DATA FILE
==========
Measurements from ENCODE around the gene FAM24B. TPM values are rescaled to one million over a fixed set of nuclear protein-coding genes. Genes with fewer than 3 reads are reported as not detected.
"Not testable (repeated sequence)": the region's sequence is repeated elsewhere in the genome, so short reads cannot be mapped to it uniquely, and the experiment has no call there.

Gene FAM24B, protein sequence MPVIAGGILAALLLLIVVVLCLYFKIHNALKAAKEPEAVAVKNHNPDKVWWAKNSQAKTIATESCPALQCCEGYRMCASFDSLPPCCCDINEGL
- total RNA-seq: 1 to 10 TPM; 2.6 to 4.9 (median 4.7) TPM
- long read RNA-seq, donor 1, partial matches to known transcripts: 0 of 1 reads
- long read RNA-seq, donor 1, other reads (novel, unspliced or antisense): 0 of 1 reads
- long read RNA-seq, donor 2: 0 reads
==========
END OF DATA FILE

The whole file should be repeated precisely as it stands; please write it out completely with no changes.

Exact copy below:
Measurements from ENCODE around the gene FAM24B. TPM values are rescaled to one million over a fixed set of nuclear protein-coding genes. Genes with fewer than 3 reads are reported as not detected.
"Not testable (repeated sequence)": the region's sequence is repeated elsewhere in the genome, so short reads cannot be mapped to it uniquely, and the experiment has no call there.

Gene FAM24B, protein sequence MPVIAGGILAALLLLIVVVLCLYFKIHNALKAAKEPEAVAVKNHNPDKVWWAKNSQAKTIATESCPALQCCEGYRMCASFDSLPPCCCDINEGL
- total RNA-seq: 1 to 10 TPM; 2.6 to 4.9 (median 4.7) TPM
- long read RNA-seq, donor 1, partial matches to known transcripts: 0 of 1 reads
- long read RNA-seq, donor 1, other reads (novel, unspliced or antisense): 0 of 1 reads
- long read RNA-seq, donor 2: 0 reads